Bat facts: One in five mammals is a bat. Bats are the only mammals that can fly.

Little brown bats hibernate in mines and caves and eat mosquitoes and other insects. (Photo: Laura Kruger)

In the fall, bats often migrate hundreds of miles to abandoned mines and caves where they hibernate through the winter. Deep in the caverns, they cuddle up in tight, furry clusters.

In an effort to determine the cause of White Nose Syndrome that has has killed nearly 7 million bats since it first appeared in the US in New York State, researchers are gathering information about bat-to-bat interactions and how far bats travel between seasonal habitats.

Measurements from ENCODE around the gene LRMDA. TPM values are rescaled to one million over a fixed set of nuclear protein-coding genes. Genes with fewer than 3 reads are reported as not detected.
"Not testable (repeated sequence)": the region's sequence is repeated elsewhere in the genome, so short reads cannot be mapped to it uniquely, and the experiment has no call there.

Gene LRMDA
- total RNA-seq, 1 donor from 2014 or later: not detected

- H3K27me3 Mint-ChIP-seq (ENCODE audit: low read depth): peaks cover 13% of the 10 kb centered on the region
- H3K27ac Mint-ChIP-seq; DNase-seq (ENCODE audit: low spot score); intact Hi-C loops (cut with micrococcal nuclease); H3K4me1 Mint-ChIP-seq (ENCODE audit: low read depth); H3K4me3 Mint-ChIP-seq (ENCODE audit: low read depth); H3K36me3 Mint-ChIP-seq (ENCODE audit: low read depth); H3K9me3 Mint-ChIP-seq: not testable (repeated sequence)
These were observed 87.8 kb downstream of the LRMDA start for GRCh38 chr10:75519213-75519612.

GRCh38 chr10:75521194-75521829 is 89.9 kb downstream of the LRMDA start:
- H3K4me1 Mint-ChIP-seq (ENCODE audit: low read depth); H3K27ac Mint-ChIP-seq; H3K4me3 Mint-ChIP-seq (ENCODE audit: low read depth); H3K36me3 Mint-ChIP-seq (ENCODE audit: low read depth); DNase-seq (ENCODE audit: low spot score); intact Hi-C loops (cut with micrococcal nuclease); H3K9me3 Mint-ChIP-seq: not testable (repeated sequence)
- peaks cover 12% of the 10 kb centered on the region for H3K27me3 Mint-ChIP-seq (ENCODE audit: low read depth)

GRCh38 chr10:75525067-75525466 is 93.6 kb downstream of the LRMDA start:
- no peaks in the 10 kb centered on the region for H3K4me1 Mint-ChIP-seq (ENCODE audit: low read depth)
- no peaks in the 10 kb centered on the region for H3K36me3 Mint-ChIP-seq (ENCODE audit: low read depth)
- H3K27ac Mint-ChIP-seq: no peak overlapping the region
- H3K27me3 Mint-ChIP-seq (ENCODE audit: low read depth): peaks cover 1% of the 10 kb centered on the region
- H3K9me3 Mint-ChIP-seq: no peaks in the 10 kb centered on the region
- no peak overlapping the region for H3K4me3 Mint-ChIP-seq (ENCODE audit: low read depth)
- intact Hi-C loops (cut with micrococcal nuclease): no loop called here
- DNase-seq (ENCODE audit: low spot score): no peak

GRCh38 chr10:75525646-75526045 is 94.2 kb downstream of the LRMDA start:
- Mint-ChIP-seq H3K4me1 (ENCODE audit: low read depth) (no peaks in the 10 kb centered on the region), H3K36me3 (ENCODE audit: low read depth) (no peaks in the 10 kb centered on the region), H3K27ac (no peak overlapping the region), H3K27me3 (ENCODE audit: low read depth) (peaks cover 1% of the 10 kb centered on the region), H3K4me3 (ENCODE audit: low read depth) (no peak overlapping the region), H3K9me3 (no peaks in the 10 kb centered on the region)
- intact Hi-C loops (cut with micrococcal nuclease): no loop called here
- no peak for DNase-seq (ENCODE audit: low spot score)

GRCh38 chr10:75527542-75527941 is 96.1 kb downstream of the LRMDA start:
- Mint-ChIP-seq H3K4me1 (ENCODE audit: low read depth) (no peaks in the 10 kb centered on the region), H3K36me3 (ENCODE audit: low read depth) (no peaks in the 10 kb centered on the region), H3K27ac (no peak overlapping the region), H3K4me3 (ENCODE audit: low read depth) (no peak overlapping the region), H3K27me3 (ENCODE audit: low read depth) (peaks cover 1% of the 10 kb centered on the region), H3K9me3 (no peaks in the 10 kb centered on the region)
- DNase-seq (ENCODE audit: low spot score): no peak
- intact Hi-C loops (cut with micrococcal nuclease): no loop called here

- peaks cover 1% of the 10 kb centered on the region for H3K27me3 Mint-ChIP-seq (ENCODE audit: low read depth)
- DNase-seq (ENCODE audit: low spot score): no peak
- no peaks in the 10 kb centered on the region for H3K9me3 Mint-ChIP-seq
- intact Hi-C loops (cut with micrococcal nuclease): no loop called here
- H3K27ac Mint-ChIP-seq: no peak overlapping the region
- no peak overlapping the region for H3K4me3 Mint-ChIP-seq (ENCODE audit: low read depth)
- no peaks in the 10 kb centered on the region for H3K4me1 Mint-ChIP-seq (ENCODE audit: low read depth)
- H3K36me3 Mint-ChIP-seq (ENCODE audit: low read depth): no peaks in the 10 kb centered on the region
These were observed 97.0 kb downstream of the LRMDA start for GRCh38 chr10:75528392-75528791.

In a recent study scientists have used the hydrogen “fingerprints” from bats’ hair samples to locate three geographic areas in Michigan from which the bats migrate–some as far 351 miles from the mine in which they hibernate.

They were able to estimate with 95 percent certainty the summer origins of the tens of thousands of bats that hibernate in the three areas.

Bat-to-bat contact is believed to be the way white-nose syndrome is spread, so understanding the bats’ movements can help determine which hibernation sites are connected and how disease could potentially be transmitted among locations.


Source: from materials provided by Michigan Technological University, via sciencedaily.com.

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